Medical directors and software developers among jobs with high growth potential
While COVID-19 is still with us, a study by UC San Diego Center for Research and Evaluation Monday released a list of the top 10 professions with the greatest potential for growth in a post- or with-COVID world.
Based on data from the labor market information firm Emsi Burning Glassresearchers have identified some of the highest paying and fastest growing occupations in the San Diego area and across the country.
“Some professions have held up in the face of the pandemic, such as health care and IT jobs, while others, such as those related to education, sports and media, are still recovering,” he said. said Georgia Kovacs, director of the center, in the UCSD division. in-depth studies.
According to the data, the top 10 careers in San Diego are expected to grow between 11% and 30% over the next ten years, and median hourly wages for these occupations currently range from $23 to $58 per hour.
San Diego’s leading occupation is medical and health services managers with an expected potential workforce growth of 30% by 2031.
Software development and quality assurance jobs are also expected to grow at a rapid pace, sharing the highest pay rate of $58 an hour with managers in medical and health services.
The full list and their projected growth rates are:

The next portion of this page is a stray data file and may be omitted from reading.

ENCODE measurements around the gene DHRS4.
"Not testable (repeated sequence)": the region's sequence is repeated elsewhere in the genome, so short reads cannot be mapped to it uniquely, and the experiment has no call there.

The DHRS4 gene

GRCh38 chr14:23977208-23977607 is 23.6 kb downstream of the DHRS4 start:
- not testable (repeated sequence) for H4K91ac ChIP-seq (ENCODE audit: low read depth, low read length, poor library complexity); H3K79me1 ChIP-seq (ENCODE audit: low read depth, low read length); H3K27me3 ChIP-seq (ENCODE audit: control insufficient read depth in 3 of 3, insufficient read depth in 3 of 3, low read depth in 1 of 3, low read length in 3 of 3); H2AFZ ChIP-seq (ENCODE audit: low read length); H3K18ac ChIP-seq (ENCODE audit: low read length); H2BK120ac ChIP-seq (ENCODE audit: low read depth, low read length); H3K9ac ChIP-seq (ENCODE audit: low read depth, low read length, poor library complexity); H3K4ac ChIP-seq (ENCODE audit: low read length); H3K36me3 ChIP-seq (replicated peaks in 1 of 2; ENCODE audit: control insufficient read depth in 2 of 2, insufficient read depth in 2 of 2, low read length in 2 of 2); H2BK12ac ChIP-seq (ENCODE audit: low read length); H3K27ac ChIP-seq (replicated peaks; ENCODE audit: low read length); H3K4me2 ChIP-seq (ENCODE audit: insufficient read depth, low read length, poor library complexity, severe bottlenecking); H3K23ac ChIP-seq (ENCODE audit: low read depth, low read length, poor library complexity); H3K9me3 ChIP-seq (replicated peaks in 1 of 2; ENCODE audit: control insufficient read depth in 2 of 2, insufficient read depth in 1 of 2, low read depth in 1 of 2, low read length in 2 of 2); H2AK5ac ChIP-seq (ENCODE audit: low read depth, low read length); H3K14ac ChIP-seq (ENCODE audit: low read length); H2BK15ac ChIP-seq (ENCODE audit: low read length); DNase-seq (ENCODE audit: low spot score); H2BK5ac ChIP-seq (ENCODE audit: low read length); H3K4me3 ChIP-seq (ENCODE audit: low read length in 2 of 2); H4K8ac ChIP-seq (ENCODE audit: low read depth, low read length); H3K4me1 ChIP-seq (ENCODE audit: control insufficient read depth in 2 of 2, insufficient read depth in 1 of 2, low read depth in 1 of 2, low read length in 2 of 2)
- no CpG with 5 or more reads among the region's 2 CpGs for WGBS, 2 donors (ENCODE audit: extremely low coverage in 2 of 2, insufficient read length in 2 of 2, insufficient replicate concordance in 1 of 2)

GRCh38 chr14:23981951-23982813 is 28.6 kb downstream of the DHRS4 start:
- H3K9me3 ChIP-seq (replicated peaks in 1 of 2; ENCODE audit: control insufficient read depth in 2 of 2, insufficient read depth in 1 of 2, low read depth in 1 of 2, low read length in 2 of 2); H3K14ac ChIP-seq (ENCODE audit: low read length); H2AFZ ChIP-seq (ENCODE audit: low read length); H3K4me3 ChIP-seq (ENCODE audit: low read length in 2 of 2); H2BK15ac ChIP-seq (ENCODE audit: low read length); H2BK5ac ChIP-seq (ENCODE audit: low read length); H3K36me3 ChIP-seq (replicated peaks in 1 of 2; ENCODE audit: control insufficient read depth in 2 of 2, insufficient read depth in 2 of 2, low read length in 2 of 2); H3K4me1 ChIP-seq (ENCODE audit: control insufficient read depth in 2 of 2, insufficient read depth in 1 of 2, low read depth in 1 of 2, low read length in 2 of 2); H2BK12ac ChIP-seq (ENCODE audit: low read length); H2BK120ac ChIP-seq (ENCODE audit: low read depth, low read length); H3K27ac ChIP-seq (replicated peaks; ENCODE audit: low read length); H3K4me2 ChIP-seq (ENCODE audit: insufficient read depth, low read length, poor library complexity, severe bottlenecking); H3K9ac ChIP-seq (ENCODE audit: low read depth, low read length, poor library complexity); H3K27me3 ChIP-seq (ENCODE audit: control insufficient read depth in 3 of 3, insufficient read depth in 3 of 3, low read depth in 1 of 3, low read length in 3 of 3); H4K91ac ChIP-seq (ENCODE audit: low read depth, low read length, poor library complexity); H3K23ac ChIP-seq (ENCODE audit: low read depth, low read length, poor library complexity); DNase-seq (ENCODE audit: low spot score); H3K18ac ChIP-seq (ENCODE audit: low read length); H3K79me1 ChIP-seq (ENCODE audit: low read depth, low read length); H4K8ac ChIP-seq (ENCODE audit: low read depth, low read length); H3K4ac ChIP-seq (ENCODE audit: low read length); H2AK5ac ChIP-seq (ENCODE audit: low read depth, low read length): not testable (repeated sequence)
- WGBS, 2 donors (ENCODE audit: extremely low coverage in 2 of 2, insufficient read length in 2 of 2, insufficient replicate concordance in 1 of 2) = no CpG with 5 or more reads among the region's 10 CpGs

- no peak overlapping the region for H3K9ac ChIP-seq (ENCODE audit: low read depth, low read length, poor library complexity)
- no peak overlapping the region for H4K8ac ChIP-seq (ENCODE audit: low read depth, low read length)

- Directors of medical and health services, 30%
- Software developers and software quality assurance analysts, 23%
- Logistics, 21%
- Child, family and school social workers, 19%
- Industrial engineer, 14%
- Teachers, tutors and instructors, 14%
- Market research and marketing specialists, 13%
- Clinical laboratory technologists and technicians, 11%
- Civil engineers, 11%
- Management analysts, 11%
Nationally, data predicts these occupations will experience similar growth, with current median hourly wages ranging between $17 and $53.
Others that make it into the top 10 occupations nationally, but not regionally in San Diego, are coaches and scouts, interpreters and translators, and addiction, behavioral and mental health counselors.
“Understanding how the pandemic has altered the local and national employment landscape is critical to developing skills-building programs that provide equitable access to knowledge and create new opportunities for individuals and for community economic development” , said Hugo Villar, dean of the Division of Advanced Studies at UCSD.
City News Service contributed to this article.